(This post is part of a series. If you’re new to my blog or this is the first you’ve seen of this series, you might look at the introduction first.)
I’ll be mostly talking about in-home entertainment, and the options that exist for occupants of RVs and other small dwellings. For outside-the-home entertainment, the options are the same as anybody else has, and depends on where you live and what is available. Living in an RV can arguably add to the options, though, because you can easily move your house to be near the entertainment.
The book is the original portable entertainment system. It’s compact, goes anywhere, uses no energy, and requires nothing more than enough light to read by. Its biggest drawback for RV living is size and weight. While a single book isn’t especially big nor especially heavy, things can quickly get out of control if you are an avid reader. Unlike a regular house, an RV doesn’t have enough space for a very big library so you will be limited in the number of books you can carry on board.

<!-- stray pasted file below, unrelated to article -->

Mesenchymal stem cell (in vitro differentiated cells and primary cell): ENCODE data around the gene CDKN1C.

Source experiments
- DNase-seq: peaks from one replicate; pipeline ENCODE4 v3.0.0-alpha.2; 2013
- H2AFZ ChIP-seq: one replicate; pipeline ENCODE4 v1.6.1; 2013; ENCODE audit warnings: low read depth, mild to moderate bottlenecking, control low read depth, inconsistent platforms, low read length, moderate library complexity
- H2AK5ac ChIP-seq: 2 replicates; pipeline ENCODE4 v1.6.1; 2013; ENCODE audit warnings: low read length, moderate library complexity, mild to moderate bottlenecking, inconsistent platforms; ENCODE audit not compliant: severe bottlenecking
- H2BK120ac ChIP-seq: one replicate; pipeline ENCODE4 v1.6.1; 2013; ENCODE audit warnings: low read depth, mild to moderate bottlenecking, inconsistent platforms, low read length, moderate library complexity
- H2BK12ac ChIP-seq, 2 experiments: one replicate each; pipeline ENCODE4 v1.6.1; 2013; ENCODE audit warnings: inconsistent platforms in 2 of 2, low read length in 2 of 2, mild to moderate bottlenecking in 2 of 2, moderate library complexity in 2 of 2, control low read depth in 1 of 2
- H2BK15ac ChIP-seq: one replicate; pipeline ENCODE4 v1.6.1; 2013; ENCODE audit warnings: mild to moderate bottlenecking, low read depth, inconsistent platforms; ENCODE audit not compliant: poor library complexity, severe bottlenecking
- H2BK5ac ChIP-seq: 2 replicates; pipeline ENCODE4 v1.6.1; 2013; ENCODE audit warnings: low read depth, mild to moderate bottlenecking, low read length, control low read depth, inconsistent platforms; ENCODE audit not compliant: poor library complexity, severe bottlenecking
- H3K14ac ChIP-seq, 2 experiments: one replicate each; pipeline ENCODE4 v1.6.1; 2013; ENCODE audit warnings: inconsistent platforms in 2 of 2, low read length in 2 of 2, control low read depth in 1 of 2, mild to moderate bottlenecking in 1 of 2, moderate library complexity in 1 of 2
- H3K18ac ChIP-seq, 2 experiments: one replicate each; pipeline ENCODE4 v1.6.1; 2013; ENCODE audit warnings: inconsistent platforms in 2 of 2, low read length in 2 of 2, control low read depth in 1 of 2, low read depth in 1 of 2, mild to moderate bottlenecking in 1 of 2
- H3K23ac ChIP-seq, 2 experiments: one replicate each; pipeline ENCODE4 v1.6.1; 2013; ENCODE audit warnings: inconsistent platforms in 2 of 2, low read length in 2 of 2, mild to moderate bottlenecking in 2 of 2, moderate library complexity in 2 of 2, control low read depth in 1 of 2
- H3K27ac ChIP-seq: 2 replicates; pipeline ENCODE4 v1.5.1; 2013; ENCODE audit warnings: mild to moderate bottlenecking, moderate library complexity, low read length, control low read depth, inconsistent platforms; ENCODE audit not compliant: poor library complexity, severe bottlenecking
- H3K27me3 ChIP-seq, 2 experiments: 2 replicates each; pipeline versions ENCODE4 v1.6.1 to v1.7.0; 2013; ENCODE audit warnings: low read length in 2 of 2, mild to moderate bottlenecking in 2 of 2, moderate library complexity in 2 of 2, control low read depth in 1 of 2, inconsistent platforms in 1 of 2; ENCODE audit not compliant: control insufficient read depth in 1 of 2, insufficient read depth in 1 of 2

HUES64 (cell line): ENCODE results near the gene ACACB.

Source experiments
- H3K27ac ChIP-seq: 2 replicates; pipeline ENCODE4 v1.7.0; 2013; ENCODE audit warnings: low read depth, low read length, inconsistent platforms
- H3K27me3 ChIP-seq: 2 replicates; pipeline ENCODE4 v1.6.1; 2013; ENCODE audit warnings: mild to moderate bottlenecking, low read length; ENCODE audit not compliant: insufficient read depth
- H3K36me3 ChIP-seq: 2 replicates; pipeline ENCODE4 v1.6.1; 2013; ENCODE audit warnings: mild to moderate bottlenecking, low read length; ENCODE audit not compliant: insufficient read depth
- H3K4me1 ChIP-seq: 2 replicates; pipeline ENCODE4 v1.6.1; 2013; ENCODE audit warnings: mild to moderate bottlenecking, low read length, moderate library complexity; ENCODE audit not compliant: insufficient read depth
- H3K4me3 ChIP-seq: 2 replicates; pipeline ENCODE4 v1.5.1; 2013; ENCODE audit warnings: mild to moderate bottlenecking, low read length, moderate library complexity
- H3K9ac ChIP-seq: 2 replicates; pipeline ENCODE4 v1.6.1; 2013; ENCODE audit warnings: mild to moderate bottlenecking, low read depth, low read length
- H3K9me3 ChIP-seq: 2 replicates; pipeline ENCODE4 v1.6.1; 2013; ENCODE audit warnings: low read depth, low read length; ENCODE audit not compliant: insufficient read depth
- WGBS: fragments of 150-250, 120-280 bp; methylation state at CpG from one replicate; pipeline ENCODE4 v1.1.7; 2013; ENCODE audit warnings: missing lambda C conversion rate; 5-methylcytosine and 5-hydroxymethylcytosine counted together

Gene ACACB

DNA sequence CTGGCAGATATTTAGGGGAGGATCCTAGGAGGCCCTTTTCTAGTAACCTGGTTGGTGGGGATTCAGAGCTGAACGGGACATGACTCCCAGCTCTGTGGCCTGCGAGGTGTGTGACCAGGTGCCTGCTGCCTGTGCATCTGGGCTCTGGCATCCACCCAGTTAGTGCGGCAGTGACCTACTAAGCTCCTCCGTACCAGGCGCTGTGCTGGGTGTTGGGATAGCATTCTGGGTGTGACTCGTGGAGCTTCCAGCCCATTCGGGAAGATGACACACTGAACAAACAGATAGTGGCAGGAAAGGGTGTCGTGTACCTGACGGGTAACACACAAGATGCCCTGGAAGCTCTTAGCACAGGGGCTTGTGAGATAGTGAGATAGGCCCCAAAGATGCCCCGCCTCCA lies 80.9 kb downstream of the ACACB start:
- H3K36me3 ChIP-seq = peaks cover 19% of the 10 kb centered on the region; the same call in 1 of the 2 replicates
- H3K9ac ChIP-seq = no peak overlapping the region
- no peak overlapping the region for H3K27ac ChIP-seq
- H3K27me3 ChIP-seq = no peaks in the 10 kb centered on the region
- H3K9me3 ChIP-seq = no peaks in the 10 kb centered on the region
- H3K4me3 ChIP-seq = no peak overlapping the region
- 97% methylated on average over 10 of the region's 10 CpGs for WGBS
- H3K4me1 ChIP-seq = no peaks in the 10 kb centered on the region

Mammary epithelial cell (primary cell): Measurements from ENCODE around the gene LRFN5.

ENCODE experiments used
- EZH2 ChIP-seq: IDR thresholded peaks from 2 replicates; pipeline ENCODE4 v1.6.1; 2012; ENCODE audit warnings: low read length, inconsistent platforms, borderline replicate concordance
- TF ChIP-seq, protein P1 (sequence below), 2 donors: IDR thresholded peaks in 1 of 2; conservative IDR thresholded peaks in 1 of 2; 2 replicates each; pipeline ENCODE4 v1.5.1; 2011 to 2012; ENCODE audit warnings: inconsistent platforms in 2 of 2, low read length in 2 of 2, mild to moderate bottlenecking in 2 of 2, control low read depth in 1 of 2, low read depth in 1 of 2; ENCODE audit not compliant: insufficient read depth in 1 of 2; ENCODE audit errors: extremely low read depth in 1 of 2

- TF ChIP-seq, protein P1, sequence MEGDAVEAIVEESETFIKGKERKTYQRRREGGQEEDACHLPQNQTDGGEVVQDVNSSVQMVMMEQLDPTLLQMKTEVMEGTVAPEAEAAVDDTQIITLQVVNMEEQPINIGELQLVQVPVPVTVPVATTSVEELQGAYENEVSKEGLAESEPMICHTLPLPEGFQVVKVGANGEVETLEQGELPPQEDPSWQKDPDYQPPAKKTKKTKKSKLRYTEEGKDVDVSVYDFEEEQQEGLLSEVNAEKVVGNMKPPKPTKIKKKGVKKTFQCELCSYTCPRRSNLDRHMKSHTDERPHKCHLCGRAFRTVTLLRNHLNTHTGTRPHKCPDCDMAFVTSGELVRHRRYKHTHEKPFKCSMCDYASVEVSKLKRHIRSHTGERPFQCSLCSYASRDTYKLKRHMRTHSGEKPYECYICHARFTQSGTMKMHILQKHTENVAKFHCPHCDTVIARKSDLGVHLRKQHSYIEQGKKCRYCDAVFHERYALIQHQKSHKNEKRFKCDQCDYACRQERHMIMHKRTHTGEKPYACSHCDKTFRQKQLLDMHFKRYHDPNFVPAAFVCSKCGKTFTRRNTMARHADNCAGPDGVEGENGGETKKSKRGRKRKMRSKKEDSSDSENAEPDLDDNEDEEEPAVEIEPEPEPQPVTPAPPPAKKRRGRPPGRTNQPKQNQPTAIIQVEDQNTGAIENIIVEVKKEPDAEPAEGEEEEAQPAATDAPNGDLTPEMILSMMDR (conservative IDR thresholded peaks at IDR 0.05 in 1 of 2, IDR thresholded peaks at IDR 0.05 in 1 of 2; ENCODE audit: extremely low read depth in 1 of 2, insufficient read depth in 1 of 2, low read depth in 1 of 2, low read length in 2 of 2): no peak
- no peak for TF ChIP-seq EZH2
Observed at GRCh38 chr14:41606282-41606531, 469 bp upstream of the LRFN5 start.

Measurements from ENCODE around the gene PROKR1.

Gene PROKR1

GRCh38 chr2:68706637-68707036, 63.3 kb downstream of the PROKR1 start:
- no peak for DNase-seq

In And Out
You’ll have to decide how many books you can comfortably carry, and stick to a strict “one in, one out” plan. Each time you get a new book, you must gift or donate one. Friends, neighbors, and fellow campers might enjoy reading some of the books you are finished with. Some RV parks and campgrounds have informal exchange libraries where you can leave some extras and maybe find something new, too. If you want to make a fun game out of giving away extra books, try Book Crossing.